The Veil (‘Deep Breath’ 3)
The veil. A politically loaded symbol. It carries all sorts of old semiotic baggage, of course. Weddings. Widowhood. Ladies in Conan Doyle who want to hide their identities (thus it has a trajectory into the figure of Madame Vastra via Victoriana). In genre TV these days, a woman wearing a veil is likely to be a tragic or vengeful figure, hiding a facial scar of some kind. (See ‘Silence in the Library’ / ‘Forest of the Dead’.)
The veil is thus something that implies a particular set of social situations for women. The connection appears to be the concept of separation. The veil is a boundary between the woman and society. It creates a space in which she can hide her unsightliness, either disfiguring grief or grievous disfigurement, from those who don’t want to have to see it. The wedding veil is lifted as the woman is taken possession of in the marriage ceremony; thus it is there to emphasize her acceptability by temporarily putting it in doubt. It is, of course, the symbolic tearing of the hymen. The man takes possession and breaks through the barrier. All very nasty. Not to mention anatomically inaccurate.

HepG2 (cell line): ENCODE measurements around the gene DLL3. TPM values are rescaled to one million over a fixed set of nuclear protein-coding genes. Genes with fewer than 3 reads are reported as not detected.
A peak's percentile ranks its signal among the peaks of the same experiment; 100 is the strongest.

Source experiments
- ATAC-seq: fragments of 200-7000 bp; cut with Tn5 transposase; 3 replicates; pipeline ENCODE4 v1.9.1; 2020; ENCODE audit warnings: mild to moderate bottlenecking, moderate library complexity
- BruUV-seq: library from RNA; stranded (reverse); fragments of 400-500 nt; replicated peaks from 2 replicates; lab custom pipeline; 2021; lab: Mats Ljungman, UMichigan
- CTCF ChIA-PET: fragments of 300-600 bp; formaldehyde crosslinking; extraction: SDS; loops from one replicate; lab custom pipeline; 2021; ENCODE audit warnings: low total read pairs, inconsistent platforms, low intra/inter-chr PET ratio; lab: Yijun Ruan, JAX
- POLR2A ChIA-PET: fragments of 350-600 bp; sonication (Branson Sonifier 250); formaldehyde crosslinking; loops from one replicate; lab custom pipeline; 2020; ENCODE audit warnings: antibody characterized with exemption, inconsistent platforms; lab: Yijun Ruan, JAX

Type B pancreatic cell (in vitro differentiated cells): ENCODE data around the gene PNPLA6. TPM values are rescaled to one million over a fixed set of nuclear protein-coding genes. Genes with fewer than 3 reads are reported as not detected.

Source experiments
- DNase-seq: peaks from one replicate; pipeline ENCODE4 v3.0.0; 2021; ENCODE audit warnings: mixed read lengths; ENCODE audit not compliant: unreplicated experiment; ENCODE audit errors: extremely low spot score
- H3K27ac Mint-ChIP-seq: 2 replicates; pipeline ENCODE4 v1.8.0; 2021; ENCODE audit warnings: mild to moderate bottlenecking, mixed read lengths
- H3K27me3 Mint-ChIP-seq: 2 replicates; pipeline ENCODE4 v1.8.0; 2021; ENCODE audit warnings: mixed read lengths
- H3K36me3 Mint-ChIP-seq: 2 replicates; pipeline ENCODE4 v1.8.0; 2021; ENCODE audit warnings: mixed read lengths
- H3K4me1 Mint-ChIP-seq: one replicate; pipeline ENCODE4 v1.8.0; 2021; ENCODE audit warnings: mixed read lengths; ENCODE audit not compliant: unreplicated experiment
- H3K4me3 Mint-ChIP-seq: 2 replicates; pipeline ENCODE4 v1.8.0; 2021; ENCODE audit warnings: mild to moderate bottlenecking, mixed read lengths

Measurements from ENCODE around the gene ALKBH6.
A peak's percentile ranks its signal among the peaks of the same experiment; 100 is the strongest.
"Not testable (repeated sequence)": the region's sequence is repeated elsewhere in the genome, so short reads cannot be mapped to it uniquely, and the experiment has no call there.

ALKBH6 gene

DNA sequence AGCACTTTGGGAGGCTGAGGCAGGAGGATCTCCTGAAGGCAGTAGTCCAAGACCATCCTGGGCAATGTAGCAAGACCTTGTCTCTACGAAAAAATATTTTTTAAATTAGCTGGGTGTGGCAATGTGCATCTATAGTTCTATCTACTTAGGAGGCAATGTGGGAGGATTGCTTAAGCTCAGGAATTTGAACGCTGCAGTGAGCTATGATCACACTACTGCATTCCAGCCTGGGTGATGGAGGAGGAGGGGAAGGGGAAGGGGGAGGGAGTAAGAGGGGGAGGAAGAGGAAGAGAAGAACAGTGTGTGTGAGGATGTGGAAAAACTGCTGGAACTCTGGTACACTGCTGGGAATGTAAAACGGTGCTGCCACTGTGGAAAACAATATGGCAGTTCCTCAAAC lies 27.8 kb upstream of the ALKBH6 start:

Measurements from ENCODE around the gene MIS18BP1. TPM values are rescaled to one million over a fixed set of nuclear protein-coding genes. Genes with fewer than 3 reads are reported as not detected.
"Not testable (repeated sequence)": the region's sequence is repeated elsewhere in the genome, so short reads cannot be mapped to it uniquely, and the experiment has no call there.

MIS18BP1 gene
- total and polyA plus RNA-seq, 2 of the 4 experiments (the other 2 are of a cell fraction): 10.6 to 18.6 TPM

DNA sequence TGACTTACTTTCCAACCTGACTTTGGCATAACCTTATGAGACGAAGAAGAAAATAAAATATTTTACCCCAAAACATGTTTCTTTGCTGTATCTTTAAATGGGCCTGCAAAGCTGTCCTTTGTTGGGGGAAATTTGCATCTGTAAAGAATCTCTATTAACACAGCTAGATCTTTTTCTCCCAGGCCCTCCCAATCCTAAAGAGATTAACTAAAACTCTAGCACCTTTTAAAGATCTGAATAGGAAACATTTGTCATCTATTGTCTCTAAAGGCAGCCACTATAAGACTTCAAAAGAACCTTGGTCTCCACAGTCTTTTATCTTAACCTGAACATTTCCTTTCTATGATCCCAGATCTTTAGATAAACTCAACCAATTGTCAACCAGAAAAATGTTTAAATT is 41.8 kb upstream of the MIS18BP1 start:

Vastra’s veil takes on enormous significance in ‘Deep Breath’. Indeed, the whole episode is full of talk about faces, with them being stolen, exchanged, worn, hidden, changed… with them contemplated in mirrors.
Vastra is married to Jenny (by Silurian law perhaps?), and yet this marriage hardly seems to have anything to do with Vastra’s veil (unsurprising, given that it is black rather than white), since Vastra and Jenny’s relationship fails to fit easily into any patriarchal schema. There is no sense in which Jenny owns Vastra. Indeed, the power relationship appears to go the other way (with implied consent).
There is a sense in which Vastra could be said to be mourning. She is an isolated figure in some ways, cut off from her lost people. But this is hardly emphasised at all. She doesn’t seem tragic, and her complete lack of vengefulness is so complete as to be worrying (to me anyway).
As mentioned, she reiterates – in some ways – the figure of the veiled lady from Victorian popular fiction, via her place in the regurgitated Victoria trope pyramid. But she inverts this, to some degree, by being the detective. Her veil isn’t to hide her secrets from the investigator, rather it is to hide the secrets of the investigator from the client – as long as is necessary.
There is another significance to the veil in our culture at this time: the immensely freighted issue of the hijab… or perhaps I should say, the immensely freighted issue of Western ideas about the hijab. I’ve likened the Silurians to the Palestinians before now, which would obviously chime… especially when you remember that Vastra has plonked herself down at the hub of the British Empire as a kind of refugee, and the British Empire was mucking around with the area that became Palestine from the 1830s onwards (though Victoriana places Vastra well before the disastrous British interventions of the early 20th century). …